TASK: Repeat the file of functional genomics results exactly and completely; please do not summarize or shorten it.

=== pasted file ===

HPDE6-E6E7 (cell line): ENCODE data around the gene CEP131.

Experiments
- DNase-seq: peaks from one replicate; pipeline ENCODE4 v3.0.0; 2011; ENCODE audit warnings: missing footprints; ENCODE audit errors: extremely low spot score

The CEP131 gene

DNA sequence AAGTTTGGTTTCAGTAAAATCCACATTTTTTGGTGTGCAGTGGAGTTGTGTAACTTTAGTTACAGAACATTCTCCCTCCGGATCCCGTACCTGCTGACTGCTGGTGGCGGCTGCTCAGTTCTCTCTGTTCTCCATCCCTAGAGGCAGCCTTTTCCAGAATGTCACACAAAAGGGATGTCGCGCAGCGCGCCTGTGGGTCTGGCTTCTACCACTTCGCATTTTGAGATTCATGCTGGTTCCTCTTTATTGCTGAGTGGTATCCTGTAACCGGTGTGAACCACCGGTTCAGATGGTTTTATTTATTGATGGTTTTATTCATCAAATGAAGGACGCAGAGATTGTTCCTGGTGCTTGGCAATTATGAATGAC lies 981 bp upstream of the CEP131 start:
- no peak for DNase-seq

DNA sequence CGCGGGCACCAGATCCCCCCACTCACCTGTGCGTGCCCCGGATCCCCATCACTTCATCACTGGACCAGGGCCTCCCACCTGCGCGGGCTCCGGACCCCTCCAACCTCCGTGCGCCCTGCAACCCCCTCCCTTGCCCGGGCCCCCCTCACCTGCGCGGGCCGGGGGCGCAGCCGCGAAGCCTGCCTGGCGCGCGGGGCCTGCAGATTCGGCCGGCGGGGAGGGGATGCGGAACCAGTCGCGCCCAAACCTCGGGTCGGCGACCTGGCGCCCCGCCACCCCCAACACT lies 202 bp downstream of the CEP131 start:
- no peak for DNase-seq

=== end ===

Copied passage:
HPDE6-E6E7 (cell line): ENCODE data around the gene CEP131.

Experiments
- DNase-seq: peaks from one replicate; pipeline ENCODE4 v3.0.0; 2011; ENCODE audit warnings: missing footprints; ENCODE audit errors: extremely low spot score

The CEP131 gene

DNA sequence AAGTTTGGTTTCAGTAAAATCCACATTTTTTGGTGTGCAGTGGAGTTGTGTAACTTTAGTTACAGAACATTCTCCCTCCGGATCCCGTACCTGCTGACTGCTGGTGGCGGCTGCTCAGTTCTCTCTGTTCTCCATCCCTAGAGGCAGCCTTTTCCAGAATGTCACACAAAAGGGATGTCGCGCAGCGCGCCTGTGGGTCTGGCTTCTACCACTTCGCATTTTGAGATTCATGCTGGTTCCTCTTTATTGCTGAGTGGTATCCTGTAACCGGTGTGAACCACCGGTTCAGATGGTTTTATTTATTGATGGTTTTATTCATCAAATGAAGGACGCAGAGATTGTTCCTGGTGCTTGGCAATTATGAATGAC lies 981 bp upstream of the CEP131 start:
- no peak for DNase-seq

DNA sequence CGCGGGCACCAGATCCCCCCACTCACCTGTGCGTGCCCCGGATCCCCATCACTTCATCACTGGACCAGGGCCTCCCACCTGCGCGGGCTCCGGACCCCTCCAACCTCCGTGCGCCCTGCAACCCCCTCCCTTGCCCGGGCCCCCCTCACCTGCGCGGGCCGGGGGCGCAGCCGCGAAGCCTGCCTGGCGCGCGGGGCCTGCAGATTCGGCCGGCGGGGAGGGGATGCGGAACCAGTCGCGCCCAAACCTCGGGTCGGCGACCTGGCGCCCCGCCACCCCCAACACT lies 202 bp downstream of the CEP131 start:
- no peak for DNase-seq